Microsoft Windows is the most popular PC operating system globally, with billions of users working on it every day. Every OS has its own ways of accomplishing different tasks, but have you ever wondered what lies behind Windows' philosophy? Where does a file go when we delete it, or what is the point of two separate Program Files folders? In this article, we will explore six Windows mysteries that will help us understand the OS better.
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So, where do our files go when we delete them? The most obvious answer is the Recycle Bin.
However, the Recycle Bin is nothing more than a regular folder. The files still exist after deletion, and we can restore them to their original destination at any point, as long as they stay on that "folder."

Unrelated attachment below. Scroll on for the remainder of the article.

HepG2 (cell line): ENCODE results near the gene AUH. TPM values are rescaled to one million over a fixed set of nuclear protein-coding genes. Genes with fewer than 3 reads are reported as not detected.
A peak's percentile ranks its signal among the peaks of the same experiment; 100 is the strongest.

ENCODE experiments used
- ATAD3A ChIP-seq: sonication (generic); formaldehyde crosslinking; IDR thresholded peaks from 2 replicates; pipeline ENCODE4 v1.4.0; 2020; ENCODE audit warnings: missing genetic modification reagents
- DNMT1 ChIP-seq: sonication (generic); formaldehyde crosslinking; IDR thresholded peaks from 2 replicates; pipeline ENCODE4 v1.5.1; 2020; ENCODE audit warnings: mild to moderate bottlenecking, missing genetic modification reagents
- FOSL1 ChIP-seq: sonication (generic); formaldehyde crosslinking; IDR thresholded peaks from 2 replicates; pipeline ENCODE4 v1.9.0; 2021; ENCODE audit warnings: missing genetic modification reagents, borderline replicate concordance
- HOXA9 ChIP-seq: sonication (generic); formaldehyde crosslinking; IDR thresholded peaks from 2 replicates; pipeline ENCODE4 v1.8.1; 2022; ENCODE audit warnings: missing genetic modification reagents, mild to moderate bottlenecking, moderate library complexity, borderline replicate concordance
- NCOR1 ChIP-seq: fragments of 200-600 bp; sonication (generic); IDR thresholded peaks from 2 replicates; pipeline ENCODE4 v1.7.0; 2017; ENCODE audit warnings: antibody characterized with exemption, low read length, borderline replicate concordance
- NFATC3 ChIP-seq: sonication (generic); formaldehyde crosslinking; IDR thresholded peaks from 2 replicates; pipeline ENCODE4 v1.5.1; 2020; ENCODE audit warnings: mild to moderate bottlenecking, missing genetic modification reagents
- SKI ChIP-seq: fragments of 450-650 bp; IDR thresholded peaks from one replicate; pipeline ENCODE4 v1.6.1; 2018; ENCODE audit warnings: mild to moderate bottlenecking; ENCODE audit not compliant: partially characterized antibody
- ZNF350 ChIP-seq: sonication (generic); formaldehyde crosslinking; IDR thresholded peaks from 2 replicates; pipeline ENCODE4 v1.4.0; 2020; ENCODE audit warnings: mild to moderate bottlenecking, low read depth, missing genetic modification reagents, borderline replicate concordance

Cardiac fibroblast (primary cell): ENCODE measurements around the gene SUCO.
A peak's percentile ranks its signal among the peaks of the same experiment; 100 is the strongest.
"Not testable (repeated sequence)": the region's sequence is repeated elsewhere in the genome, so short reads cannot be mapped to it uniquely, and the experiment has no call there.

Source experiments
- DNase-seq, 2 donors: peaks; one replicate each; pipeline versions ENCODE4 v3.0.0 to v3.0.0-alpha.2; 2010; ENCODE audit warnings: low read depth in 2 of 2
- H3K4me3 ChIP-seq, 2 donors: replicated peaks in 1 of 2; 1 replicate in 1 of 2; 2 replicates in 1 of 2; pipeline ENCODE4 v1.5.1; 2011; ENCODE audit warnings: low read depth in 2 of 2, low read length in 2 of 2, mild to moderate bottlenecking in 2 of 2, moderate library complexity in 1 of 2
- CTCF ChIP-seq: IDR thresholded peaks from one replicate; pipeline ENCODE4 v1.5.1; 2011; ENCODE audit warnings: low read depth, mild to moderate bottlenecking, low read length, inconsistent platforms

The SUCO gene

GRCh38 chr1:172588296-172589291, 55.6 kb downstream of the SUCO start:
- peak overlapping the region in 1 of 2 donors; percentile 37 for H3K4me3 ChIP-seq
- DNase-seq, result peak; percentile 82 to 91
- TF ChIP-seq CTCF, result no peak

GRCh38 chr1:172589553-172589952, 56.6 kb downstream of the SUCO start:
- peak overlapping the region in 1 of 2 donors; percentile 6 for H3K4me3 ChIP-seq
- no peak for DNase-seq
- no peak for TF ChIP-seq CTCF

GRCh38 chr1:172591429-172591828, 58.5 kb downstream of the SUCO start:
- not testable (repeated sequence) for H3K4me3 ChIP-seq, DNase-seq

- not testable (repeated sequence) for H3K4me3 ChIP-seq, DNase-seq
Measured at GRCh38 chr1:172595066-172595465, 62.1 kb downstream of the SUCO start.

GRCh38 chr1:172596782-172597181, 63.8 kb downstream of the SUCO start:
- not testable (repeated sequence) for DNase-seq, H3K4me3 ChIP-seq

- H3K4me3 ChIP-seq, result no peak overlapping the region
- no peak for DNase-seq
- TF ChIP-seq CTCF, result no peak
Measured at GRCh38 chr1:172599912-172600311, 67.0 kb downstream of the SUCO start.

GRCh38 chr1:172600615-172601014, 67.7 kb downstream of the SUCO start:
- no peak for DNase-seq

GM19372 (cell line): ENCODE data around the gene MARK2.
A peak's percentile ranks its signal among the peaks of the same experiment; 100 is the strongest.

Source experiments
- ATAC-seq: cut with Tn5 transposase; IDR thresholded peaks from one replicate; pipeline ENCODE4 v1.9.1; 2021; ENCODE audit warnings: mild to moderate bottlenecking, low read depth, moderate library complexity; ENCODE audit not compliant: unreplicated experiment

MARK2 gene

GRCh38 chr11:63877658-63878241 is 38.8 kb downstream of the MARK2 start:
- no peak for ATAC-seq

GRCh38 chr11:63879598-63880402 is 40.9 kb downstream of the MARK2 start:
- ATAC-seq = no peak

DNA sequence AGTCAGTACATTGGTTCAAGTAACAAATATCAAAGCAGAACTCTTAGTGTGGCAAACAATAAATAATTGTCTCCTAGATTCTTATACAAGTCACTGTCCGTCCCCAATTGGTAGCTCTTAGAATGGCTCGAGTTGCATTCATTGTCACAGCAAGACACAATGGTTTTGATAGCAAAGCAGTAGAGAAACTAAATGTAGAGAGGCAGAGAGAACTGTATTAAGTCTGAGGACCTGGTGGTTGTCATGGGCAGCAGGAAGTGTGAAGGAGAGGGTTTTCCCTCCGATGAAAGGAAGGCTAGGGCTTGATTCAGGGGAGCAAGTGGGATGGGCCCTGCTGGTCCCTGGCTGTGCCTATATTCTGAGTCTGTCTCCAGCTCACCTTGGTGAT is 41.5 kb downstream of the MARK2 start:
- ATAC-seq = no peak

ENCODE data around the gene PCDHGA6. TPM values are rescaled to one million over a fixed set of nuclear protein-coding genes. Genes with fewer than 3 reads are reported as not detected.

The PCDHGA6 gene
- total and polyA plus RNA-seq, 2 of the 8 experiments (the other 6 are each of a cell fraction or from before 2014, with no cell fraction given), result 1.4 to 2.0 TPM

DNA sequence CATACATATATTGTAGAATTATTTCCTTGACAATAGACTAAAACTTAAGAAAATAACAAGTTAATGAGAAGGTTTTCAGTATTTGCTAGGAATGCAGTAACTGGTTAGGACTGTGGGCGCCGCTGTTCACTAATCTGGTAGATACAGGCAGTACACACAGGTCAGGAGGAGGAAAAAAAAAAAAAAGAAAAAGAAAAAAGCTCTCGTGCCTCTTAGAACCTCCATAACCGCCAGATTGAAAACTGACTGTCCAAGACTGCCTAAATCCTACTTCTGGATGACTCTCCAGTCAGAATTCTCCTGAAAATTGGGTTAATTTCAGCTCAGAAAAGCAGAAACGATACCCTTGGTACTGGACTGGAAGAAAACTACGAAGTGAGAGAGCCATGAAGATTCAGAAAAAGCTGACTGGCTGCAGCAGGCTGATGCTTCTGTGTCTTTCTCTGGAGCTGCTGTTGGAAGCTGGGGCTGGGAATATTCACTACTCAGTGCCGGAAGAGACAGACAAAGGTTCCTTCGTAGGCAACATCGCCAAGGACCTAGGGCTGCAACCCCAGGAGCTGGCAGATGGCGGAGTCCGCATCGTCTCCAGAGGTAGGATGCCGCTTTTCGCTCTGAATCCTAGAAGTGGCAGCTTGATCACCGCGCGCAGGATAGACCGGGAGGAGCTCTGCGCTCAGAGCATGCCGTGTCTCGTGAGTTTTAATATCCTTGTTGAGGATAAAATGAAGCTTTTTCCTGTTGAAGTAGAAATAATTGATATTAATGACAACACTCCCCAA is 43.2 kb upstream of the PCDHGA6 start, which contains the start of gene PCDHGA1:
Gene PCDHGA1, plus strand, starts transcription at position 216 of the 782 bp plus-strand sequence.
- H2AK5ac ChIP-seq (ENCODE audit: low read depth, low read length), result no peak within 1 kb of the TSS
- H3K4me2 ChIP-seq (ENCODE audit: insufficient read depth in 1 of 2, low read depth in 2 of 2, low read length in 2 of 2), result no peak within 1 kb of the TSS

Windows won't actually erase the files from the hard drive unless we delete them from the Recycle Bin. Right?
Wrong. Even after we empty the Recycle Bin, the files will remain on the drive, because physically deleting the data would strain the disk, and take as much time as copying a file. Windows just mark the space the files occupy as "free to be overwritten."
If nothing is written in that area, we will be able to recover this data with third-party tools like Recuva. Hence, they were not deleted in the first place.
To truly get rid of a file, so as it won't be accessible by any means, we need to write other data on the space it occupied on the drive. There are specialized apps, such as Eraser that can make sure we permanently delete files containing sensitive data, with virtually no chance of later recovery.